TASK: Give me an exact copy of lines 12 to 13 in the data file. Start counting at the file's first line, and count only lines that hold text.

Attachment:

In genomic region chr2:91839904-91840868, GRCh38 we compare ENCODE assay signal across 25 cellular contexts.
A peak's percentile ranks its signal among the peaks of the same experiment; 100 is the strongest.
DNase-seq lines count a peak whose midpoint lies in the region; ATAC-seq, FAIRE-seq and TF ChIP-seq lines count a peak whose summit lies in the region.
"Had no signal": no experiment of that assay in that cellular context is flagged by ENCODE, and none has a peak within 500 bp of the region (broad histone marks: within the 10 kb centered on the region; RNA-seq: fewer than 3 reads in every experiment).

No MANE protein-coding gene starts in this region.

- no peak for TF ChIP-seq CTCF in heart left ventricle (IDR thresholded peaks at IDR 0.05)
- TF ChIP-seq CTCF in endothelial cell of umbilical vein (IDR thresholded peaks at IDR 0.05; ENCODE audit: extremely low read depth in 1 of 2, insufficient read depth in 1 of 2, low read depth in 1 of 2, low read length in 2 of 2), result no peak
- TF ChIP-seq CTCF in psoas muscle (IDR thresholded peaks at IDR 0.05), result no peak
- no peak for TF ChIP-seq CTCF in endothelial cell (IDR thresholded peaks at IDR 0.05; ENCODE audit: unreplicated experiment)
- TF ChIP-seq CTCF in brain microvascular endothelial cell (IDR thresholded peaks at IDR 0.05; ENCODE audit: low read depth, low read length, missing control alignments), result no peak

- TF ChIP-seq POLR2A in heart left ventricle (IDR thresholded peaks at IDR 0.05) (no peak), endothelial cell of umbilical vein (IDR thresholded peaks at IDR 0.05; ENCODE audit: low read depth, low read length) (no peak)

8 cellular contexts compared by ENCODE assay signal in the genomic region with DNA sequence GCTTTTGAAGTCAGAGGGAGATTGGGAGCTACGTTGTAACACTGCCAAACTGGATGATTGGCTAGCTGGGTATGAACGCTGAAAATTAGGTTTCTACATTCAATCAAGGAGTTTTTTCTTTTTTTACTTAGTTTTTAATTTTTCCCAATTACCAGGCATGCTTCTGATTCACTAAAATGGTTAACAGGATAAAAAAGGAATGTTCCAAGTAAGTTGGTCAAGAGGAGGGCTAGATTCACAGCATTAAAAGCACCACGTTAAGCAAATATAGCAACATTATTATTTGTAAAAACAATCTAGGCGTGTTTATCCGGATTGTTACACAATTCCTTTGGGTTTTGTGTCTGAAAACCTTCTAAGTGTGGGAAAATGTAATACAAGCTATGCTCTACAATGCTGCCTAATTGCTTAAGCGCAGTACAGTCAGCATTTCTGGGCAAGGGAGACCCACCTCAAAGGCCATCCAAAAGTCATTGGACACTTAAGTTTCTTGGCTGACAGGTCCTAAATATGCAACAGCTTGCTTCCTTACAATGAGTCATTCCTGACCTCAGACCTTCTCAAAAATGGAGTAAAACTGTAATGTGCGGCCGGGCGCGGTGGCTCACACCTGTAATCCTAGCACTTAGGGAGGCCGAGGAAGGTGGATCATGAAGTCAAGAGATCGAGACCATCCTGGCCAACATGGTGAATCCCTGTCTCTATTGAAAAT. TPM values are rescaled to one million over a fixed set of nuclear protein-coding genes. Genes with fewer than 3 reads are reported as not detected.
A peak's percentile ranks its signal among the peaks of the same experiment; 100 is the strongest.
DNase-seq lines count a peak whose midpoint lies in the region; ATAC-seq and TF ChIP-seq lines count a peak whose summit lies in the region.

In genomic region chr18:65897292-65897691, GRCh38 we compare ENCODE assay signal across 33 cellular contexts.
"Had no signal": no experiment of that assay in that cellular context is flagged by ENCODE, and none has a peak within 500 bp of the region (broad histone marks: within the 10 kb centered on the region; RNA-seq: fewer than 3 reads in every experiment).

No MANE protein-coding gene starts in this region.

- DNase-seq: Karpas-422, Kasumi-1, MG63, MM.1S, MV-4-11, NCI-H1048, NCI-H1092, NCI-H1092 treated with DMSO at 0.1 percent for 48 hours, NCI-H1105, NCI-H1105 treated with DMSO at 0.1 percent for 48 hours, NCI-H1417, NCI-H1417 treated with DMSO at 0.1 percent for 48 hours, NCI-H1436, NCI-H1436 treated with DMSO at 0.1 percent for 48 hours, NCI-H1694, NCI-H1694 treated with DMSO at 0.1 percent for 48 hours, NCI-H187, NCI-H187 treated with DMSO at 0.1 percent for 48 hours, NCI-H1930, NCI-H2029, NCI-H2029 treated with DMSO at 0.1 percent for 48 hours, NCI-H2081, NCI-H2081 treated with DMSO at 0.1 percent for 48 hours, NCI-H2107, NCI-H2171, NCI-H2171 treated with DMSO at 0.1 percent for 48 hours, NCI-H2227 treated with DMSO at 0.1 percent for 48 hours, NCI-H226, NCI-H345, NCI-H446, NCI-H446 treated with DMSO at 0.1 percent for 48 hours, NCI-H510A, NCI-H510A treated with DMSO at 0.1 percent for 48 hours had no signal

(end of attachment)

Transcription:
8 cellular contexts compared by ENCODE assay signal in the genomic region with DNA sequence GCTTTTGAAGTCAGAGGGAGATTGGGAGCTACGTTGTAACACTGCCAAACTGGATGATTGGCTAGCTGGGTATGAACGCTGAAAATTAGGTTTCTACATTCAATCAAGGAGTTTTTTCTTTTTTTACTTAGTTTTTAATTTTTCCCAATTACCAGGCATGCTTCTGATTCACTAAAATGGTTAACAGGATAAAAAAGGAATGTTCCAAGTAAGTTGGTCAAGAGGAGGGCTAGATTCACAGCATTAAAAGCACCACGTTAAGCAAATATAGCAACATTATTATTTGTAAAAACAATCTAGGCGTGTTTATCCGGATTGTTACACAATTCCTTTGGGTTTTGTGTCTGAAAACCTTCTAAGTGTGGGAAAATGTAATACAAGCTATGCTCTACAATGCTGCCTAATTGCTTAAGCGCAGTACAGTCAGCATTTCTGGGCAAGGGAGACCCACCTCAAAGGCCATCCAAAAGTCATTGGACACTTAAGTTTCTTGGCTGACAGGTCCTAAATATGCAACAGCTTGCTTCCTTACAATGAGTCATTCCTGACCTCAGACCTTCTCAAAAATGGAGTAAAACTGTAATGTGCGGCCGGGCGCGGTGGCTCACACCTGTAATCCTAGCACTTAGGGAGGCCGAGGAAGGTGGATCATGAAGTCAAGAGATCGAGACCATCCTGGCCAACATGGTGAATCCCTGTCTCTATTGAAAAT. TPM values are rescaled to one million over a fixed set of nuclear protein-coding genes. Genes with fewer than 3 reads are reported as not detected.
A peak's percentile ranks its signal among the peaks of the same experiment; 100 is the strongest.